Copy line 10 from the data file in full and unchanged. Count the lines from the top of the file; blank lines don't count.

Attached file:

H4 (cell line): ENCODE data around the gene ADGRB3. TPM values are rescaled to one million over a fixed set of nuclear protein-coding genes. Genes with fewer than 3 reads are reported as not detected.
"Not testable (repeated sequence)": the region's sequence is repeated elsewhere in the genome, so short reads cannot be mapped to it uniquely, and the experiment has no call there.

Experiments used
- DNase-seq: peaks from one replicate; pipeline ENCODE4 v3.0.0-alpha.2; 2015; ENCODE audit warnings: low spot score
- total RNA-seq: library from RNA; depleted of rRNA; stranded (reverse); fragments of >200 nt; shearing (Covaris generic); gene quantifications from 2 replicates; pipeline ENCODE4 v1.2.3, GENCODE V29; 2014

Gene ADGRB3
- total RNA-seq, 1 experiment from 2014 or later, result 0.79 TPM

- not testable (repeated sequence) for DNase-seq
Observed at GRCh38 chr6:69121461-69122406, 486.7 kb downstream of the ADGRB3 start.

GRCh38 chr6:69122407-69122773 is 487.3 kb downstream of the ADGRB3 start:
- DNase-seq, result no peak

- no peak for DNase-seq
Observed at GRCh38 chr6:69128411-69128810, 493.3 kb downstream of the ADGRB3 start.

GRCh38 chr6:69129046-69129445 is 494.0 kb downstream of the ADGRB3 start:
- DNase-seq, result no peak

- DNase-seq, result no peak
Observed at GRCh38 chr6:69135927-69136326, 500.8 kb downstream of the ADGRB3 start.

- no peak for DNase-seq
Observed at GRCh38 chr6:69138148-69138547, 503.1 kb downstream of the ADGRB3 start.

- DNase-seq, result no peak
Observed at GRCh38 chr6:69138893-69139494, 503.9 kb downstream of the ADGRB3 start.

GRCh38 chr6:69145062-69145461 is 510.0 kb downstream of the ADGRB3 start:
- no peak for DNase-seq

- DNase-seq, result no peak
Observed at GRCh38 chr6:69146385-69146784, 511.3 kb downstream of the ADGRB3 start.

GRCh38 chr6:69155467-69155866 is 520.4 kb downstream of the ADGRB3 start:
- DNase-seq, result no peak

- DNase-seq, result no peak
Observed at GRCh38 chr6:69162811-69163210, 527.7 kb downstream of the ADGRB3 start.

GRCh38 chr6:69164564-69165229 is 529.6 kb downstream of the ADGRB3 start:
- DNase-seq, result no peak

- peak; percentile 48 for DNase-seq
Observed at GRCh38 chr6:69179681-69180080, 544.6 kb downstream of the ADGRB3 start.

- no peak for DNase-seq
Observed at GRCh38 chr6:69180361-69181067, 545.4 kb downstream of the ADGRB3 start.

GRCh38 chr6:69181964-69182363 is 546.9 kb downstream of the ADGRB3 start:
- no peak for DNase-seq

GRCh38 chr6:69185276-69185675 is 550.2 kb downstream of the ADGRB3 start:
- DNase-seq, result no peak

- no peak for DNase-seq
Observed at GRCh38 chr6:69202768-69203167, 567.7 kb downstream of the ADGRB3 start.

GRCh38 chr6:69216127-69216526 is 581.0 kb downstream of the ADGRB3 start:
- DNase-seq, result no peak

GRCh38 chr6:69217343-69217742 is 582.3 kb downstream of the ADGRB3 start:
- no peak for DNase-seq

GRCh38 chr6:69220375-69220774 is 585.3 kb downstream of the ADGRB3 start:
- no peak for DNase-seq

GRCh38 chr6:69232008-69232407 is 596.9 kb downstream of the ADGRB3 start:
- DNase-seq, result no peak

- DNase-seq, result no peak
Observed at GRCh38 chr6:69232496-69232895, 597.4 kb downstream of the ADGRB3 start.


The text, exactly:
GRCh38 chr6:69122407-69122773 is 487.3 kb downstream of the ADGRB3 start: